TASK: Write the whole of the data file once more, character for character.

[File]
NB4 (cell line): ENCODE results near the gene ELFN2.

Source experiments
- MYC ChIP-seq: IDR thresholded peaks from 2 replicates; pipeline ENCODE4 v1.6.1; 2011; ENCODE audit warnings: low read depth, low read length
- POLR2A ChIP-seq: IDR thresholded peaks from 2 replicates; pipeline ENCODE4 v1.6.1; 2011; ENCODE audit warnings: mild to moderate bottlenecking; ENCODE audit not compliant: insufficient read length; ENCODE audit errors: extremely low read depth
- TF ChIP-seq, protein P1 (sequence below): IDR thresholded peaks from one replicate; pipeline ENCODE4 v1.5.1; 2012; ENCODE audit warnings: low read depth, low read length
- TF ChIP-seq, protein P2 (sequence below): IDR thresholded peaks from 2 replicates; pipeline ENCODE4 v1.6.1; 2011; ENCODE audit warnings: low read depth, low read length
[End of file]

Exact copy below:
NB4 (cell line): ENCODE results near the gene ELFN2.

Source experiments
- MYC ChIP-seq: IDR thresholded peaks from 2 replicates; pipeline ENCODE4 v1.6.1; 2011; ENCODE audit warnings: low read depth, low read length
- POLR2A ChIP-seq: IDR thresholded peaks from 2 replicates; pipeline ENCODE4 v1.6.1; 2011; ENCODE audit warnings: mild to moderate bottlenecking; ENCODE audit not compliant: insufficient read length; ENCODE audit errors: extremely low read depth
- TF ChIP-seq, protein P1 (sequence below): IDR thresholded peaks from one replicate; pipeline ENCODE4 v1.5.1; 2012; ENCODE audit warnings: low read depth, low read length
- TF ChIP-seq, protein P2 (sequence below): IDR thresholded peaks from 2 replicates; pipeline ENCODE4 v1.6.1; 2011; ENCODE audit warnings: low read depth, low read length